Anyone using them?
I'm going to build a bookcase with plywood and want to trim the edges with
solid oak. In the past I've used biscuits and glued them, but I've been
thinking that it may be more accurate to use the router bits. I'm going to
have about 30' of edge to do.
Infinity makes both a "V" and a t & g set. Whiteside has a V. Any
preference if you do use them?
Lee Valley has one that can be shimmed, but is far more pricier $129
Personally, I find that whole solid wood edge approach a waste of
time. A quality edgebanding tape, of matching wood veneer, gives me
the look and speed I want. Iron it on, sand and finish.
Now, if it is going to be a shelf in a library or book store, okay
then go for the solid wood edge..... in which case I'd go for the
(Don't tell anybody, but I nail a flat strip on with a 23 ga pinner
and let the glue do its job.)
Tape is my friend. I have posted this before, but it illustrates that
one can get a satisfying finish with tape.
SFWIW, either one increases the glue surface dramatically; however,
getting that "just so" fit will probably be a problem.
Think I would make the solid oak edge pieces 1/16" oversize, then
clean up with a pilot trim bit after glue is set.
Seems that there is no definite consensus or that the bit is "must have"
item. I think I may hold off. The bookcase I'll be making is for my next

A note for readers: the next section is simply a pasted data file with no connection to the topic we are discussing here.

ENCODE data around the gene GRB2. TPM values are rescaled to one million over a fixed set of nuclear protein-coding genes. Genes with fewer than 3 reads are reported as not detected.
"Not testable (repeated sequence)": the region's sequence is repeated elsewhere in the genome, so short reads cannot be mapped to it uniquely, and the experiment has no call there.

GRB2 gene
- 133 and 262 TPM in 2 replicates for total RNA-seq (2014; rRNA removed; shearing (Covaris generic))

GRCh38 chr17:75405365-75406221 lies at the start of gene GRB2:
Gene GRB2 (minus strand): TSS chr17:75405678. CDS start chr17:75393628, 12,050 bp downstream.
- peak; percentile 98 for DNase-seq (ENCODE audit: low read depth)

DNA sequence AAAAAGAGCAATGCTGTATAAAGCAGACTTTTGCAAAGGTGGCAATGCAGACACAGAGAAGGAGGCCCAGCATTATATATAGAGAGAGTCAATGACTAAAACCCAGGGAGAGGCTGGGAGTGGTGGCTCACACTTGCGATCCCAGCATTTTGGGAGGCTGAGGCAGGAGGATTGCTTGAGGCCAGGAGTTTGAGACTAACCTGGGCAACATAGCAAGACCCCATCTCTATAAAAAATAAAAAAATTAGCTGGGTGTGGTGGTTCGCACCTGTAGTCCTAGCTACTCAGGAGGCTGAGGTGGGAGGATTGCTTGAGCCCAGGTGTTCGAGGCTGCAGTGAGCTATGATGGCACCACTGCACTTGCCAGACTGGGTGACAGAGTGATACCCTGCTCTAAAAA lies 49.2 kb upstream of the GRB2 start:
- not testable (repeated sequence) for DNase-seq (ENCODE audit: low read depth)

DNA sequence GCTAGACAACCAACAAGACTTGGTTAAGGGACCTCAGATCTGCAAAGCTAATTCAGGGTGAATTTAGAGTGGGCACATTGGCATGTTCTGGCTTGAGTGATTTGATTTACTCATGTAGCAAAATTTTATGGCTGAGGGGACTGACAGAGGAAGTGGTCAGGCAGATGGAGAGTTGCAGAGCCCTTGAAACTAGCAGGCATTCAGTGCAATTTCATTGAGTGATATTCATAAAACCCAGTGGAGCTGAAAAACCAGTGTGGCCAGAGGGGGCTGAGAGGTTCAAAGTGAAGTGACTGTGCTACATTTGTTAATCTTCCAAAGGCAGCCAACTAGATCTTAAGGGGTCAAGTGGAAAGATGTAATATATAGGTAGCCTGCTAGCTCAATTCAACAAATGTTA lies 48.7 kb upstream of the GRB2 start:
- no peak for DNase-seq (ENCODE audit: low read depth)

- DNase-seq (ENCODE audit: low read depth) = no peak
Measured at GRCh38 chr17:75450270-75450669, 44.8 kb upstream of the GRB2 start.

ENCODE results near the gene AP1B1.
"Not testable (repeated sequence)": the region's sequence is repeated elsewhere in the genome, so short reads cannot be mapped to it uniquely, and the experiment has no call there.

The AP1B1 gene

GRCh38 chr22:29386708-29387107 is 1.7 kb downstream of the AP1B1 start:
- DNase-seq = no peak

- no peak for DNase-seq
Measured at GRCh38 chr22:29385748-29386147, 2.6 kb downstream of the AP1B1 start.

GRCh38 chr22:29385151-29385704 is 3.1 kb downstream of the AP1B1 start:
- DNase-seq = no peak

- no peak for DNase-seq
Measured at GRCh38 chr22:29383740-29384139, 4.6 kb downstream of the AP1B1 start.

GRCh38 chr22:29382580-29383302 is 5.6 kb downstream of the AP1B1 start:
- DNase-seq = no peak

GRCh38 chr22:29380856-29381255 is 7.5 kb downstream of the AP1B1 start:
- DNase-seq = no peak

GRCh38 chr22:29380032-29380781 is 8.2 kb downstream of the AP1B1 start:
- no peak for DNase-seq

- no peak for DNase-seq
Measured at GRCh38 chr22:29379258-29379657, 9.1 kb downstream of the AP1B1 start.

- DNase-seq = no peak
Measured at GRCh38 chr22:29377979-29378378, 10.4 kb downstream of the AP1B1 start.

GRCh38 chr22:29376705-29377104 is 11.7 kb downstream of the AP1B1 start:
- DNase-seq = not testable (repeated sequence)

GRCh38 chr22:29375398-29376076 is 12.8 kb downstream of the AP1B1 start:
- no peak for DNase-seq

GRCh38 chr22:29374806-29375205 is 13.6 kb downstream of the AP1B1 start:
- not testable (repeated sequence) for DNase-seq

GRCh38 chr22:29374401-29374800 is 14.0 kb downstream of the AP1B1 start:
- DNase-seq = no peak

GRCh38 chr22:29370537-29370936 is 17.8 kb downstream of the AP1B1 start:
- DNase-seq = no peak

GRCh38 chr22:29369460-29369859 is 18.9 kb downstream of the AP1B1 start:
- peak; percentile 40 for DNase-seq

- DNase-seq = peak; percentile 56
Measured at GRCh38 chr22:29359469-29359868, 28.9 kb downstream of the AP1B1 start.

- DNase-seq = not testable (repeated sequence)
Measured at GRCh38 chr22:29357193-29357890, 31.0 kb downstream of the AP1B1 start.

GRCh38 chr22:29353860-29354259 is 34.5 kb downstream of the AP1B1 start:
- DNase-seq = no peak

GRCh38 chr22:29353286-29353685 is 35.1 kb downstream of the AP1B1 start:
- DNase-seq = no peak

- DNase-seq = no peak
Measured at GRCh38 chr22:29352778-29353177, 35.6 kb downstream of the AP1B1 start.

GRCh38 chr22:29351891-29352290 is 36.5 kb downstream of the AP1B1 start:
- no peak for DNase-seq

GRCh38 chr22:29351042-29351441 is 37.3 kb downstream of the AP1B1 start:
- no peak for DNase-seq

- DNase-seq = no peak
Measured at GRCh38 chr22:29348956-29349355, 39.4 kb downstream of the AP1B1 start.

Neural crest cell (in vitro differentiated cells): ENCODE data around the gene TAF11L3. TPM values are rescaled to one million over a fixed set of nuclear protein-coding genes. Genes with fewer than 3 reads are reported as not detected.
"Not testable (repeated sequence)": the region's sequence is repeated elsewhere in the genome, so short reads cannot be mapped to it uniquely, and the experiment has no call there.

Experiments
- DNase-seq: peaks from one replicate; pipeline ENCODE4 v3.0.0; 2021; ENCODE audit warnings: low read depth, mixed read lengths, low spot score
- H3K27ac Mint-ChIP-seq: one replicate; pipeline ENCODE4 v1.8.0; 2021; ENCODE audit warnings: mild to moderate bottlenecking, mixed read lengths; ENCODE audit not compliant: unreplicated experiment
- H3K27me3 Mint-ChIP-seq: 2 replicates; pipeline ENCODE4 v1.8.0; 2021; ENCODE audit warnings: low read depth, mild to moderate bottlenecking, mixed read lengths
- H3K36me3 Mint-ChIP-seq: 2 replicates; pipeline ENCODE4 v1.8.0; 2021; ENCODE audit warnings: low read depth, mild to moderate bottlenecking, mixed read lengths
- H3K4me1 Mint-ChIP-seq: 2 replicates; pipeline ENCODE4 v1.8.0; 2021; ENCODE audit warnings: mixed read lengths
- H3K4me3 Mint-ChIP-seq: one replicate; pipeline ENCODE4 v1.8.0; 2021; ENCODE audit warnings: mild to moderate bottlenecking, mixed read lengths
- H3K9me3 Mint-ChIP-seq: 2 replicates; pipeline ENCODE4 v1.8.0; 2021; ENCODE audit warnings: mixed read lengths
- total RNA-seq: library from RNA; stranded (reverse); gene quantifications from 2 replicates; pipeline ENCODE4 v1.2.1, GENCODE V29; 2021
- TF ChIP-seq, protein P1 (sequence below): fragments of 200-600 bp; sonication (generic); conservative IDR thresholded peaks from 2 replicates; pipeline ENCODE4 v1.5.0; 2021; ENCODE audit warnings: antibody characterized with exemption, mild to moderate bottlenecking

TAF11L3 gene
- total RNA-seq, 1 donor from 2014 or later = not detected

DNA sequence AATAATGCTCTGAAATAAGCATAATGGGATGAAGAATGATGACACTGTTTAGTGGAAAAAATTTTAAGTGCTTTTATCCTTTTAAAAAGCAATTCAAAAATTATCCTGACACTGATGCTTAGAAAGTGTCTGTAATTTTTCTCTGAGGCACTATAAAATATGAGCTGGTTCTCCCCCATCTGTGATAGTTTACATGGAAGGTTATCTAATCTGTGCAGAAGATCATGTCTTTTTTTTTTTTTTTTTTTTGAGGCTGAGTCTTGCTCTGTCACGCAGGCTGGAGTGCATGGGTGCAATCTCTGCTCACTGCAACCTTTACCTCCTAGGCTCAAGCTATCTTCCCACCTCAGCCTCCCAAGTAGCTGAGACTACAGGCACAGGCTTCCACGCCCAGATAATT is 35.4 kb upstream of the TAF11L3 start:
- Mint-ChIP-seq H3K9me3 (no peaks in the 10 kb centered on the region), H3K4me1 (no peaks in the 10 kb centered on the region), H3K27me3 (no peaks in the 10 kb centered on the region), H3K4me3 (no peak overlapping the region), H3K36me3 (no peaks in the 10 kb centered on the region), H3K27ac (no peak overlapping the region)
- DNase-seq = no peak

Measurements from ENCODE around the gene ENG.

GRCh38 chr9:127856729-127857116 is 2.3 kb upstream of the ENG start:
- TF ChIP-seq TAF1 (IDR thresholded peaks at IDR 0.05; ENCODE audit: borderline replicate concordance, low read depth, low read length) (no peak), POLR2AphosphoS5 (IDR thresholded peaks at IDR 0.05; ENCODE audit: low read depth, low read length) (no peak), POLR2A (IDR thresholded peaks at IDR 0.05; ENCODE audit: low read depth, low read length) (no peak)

door neighbor. He's going to supply the wood and I'll supply the labor.
Good trade off as I've not had to start my lawnmower for the past three
years and this assures it will be four.
The more I thought about this, the less I liked the router approach.
T&G edge banding begs for a decent table saw and a good dado blade
If you run the stock thru end for end, you insure the banding will be
centered on the plywood.
It also is a lot faster on th T/S than using a router.
A dado has many mory applications than a special purpose router bit.
Just my thoughts.
I've got the set from Burgess. Pricey ($120 if I recall correctly,
4-5 yrs ago).
The bits come with multiple shims and bearings, so the depth and width
of cut can be finely adjusted. Good quality cuts, and the subsequent
fit of the pieces is very good.
As far as the technique in general, I think the final result using an
edge-banding system is far superior to a flat glue-up. Pluswhich, you
can leave the edge piece thick, then mill different edges on it. I
built a workspace for my daughter using 3/4" cherry ply and solid
cherry edge-banding, and used an oval bullnose on the edges to make
them a bit softer.
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